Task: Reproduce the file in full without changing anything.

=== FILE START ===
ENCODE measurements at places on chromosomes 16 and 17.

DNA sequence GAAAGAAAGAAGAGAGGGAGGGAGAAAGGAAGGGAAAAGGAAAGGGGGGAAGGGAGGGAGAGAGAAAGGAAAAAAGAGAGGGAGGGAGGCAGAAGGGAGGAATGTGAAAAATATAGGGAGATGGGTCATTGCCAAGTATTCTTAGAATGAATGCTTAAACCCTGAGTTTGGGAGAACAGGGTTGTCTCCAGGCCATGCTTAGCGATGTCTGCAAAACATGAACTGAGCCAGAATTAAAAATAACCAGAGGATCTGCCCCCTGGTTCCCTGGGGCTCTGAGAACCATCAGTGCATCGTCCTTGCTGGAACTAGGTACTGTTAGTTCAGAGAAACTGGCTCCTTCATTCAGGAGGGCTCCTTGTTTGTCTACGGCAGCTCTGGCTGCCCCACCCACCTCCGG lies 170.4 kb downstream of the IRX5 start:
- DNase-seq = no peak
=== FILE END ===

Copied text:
ENCODE measurements at places on chromosomes 16 and 17.

DNA sequence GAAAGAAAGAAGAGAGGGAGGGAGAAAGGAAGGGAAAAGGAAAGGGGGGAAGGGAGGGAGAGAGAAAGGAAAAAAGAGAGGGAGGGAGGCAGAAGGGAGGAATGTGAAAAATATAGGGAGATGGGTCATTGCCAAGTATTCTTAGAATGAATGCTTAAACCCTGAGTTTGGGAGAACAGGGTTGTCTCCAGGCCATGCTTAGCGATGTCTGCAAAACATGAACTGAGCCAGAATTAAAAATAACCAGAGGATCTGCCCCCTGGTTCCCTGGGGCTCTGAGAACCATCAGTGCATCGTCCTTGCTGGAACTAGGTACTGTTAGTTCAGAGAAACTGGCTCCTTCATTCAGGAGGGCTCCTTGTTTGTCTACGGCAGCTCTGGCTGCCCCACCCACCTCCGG lies 170.4 kb downstream of the IRX5 start:
- DNase-seq = no peak